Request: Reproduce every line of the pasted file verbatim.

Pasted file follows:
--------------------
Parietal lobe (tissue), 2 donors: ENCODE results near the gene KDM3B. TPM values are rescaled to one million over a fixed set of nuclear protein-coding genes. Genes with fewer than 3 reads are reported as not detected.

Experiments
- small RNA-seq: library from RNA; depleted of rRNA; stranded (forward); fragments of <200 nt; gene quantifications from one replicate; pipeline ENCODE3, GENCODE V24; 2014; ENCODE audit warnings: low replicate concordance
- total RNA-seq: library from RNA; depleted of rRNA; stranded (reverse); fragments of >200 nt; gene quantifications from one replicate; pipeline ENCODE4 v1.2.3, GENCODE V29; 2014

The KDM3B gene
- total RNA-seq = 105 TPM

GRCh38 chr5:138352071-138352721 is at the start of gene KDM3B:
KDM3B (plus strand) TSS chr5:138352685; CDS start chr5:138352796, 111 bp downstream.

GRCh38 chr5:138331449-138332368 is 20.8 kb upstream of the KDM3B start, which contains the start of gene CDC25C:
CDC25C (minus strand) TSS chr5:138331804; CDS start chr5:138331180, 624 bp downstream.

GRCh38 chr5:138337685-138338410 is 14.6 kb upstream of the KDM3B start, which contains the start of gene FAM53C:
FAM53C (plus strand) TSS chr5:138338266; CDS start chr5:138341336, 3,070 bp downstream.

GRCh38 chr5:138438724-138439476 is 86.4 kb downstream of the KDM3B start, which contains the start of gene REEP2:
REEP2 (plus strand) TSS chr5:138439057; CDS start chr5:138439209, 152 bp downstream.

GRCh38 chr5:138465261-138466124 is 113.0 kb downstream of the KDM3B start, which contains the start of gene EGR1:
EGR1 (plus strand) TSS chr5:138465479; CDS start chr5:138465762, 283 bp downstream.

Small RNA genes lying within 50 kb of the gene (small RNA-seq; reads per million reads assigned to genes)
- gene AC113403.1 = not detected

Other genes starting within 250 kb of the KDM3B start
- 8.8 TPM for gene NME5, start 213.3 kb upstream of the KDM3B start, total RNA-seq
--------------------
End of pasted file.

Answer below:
Parietal lobe (tissue), 2 donors: ENCODE results near the gene KDM3B. TPM values are rescaled to one million over a fixed set of nuclear protein-coding genes. Genes with fewer than 3 reads are reported as not detected.

Experiments
- small RNA-seq: library from RNA; depleted of rRNA; stranded (forward); fragments of <200 nt; gene quantifications from one replicate; pipeline ENCODE3, GENCODE V24; 2014; ENCODE audit warnings: low replicate concordance
- total RNA-seq: library from RNA; depleted of rRNA; stranded (reverse); fragments of >200 nt; gene quantifications from one replicate; pipeline ENCODE4 v1.2.3, GENCODE V29; 2014

The KDM3B gene
- total RNA-seq = 105 TPM

GRCh38 chr5:138352071-138352721 is at the start of gene KDM3B:
KDM3B (plus strand) TSS chr5:138352685; CDS start chr5:138352796, 111 bp downstream.

GRCh38 chr5:138331449-138332368 is 20.8 kb upstream of the KDM3B start, which contains the start of gene CDC25C:
CDC25C (minus strand) TSS chr5:138331804; CDS start chr5:138331180, 624 bp downstream.

GRCh38 chr5:138337685-138338410 is 14.6 kb upstream of the KDM3B start, which contains the start of gene FAM53C:
FAM53C (plus strand) TSS chr5:138338266; CDS start chr5:138341336, 3,070 bp downstream.

GRCh38 chr5:138438724-138439476 is 86.4 kb downstream of the KDM3B start, which contains the start of gene REEP2:
REEP2 (plus strand) TSS chr5:138439057; CDS start chr5:138439209, 152 bp downstream.

GRCh38 chr5:138465261-138466124 is 113.0 kb downstream of the KDM3B start, which contains the start of gene EGR1:
EGR1 (plus strand) TSS chr5:138465479; CDS start chr5:138465762, 283 bp downstream.

Small RNA genes lying within 50 kb of the gene (small RNA-seq; reads per million reads assigned to genes)
- gene AC113403.1 = not detected

Other genes starting within 250 kb of the KDM3B start
- 8.8 TPM for gene NME5, start 213.3 kb upstream of the KDM3B start, total RNA-seq